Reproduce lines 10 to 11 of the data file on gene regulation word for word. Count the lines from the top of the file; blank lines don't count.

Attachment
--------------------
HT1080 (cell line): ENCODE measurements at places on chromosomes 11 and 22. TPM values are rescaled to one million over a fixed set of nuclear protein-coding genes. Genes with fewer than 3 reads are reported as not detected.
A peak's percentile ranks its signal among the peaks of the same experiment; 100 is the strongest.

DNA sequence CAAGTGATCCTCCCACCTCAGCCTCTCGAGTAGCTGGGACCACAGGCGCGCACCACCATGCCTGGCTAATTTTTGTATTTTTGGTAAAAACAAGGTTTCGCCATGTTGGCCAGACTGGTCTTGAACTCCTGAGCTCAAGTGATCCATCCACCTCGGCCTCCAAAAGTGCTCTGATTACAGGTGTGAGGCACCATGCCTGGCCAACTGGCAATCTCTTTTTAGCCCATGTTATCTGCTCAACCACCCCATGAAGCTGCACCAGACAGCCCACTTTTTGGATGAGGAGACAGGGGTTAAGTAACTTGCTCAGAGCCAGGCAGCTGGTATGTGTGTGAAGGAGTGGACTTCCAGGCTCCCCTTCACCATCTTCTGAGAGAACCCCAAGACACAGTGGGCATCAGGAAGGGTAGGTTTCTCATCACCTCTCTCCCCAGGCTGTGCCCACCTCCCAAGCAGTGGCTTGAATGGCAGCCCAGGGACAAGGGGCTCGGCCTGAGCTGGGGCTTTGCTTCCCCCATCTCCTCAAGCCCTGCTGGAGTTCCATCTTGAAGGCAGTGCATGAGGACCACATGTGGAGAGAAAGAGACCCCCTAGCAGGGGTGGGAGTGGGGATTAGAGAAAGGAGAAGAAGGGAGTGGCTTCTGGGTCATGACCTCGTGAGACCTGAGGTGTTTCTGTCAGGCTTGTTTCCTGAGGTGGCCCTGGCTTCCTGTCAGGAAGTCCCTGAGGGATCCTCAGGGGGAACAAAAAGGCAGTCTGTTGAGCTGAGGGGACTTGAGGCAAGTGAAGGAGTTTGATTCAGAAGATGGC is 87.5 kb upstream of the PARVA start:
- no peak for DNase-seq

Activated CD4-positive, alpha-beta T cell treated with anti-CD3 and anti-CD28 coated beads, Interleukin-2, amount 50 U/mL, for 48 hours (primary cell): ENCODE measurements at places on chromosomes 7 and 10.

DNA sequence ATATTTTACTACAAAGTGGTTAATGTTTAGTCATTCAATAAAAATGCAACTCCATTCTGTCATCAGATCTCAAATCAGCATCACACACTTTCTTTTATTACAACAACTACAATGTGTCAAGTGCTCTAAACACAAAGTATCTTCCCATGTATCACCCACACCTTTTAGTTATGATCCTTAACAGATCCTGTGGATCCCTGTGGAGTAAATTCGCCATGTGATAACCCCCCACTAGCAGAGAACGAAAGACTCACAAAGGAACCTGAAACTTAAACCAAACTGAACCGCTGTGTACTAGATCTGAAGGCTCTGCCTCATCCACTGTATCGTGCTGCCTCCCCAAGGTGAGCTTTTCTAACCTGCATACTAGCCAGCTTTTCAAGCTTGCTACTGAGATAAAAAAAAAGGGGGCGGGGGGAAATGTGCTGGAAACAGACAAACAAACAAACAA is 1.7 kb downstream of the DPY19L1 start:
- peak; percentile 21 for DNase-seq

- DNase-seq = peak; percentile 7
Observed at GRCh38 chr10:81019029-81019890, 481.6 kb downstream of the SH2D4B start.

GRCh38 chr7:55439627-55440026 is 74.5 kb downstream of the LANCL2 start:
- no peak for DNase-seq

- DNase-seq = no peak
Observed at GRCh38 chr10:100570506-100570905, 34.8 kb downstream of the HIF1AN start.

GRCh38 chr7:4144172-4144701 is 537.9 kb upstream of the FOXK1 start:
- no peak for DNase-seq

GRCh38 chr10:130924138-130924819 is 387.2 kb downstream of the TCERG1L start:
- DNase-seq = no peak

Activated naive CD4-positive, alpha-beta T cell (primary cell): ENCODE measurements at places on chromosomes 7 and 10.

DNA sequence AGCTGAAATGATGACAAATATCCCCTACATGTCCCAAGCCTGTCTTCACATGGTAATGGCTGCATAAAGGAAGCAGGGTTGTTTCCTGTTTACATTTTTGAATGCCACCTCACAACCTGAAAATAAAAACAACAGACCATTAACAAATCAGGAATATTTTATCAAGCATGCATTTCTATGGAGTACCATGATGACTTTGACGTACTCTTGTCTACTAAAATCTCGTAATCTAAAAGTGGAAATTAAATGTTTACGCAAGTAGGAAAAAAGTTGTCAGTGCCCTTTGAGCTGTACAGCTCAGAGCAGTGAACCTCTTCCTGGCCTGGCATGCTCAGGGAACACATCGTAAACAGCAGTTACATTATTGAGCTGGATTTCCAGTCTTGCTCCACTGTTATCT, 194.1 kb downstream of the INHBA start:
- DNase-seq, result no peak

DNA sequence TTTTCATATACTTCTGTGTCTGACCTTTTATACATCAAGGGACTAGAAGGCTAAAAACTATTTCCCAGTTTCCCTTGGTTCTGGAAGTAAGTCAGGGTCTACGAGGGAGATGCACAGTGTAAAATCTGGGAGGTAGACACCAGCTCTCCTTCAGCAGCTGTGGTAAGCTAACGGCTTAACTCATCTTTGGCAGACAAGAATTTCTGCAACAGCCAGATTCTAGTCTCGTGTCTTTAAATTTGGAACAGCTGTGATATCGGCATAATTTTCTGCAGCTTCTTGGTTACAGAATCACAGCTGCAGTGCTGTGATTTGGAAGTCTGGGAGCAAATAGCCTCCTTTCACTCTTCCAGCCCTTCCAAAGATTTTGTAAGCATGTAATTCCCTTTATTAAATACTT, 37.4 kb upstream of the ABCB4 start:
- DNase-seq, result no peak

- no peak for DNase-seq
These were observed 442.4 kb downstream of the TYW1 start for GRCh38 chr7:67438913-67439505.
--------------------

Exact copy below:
GRCh38 chr7:55439627-55440026 is 74.5 kb downstream of the LANCL2 start:
- no peak for DNase-seq